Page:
From The Vault Of Art Shay: Politics Makes Strained Bedfellows
(Legendary Chicago-based photographer Art Shay has taken photos of kings, queens, celebrities and the common man in a 60-year career. In this week's look at his photography archives, Art shares with us some of his favorite political shots over the years.)
When I was a young reporter for Life magazine hunting for picture stories, I was well aware of the seasonal nature of our world. Summer was, without doubt, the silly season. Idiots out on the water were always doing something picturable. Sex was year round as a good subject. Someone was always fucking up — the happy victim of the week. One up-and-coming starlet with a story ready to go had put out for the photographer in LA when he told her it was up for a cover, but the story limped along low on the list. Furious, she hocked her agent with so much talk of her once-again sacrifice of her virginity, he went to New York and hit a big editor, Wilson Hicks—a very serious and religious man—with a tiny additional push, joking about the price the starlet paid.
It was male complicity, rampant at the time, meant to speed up the story. Hicks, who had displaced the starlet's cover with a GI in recognition of that week's big event—Pearl Harbor—blew up and killed the starlet's cover for all time. And rusticated the agent for his ploy.
So much for lobbying .
Food and Sports were prominently in the mix: the first rollerskating hamburger joint ladies; the Notre Dame line at Mass praying to murder Tulane foreshadowed Tim Tebow. Theater? Of course! Movies? Yes!! How many times did 50 go into 20? Many. Cul-chah, ah yes, for we-uns born or bred as inter-lect-youalls. The kid novelists, chess champions, music prodigies.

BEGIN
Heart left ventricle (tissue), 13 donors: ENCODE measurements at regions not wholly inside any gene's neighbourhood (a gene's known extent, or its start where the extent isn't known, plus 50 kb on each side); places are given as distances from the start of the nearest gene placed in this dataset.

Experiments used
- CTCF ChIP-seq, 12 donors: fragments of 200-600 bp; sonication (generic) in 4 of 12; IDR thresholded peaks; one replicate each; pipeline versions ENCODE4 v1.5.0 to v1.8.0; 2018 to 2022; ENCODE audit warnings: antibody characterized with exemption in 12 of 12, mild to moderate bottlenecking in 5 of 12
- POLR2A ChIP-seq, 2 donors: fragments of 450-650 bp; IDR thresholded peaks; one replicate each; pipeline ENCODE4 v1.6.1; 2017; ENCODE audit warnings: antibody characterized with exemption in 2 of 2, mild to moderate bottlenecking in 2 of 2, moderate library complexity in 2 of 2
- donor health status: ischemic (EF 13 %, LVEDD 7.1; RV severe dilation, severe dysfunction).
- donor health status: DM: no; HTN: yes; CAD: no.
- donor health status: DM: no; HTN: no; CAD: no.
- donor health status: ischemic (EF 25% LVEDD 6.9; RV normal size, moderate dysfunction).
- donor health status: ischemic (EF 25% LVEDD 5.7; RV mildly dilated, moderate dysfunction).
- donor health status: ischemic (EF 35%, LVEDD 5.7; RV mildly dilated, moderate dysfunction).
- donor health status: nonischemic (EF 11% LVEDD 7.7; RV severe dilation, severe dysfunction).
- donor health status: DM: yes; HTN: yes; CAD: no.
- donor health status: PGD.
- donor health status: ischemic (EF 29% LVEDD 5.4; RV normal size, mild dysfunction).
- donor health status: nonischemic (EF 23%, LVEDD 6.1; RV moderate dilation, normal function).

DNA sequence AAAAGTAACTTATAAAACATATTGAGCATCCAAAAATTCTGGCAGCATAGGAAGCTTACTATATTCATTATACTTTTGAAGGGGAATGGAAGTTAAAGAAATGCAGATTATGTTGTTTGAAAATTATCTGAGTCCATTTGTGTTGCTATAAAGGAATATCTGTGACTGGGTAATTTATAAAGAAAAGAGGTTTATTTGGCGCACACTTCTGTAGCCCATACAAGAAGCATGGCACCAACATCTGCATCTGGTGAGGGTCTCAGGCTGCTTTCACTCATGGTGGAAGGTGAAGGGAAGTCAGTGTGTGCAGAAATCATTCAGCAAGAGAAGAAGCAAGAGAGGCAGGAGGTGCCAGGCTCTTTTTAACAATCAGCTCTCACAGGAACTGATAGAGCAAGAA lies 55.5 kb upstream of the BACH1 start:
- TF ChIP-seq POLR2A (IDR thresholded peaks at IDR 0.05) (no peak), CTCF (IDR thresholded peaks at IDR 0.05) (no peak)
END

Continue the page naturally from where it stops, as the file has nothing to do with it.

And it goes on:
But because our founder-owner Henry Luce was a serious man (with a strong right wing), we worked looking over our left shoulder carefully. One Saturday, at deadline time, the Great Man, unbeknownst to the edit writers, slipped into the hot editing seat, to work on headlines as he did in the early days. The writer had headlined a serious Chicago story capriciously, aiming his wit at a friend on the copy desk who he knew would change it to something inoffensive. But he had reckoned without Mr. Luce at the helm. Luce saw nothing wrong with the headline, so that issue of Life bore a spurious but accurate anti-vivisection caption: "Illinois Sure Loves Its Pussy."
Here, in this silliest of all recent election seasons, are some of my own forays.
If you can't wait until this time every Wednesday to get your Art Shay fix, please check out the photographer's blog, which is updated regularly. Art Shay's book, Chicago’s Nelson Algren, is also available at Amazon.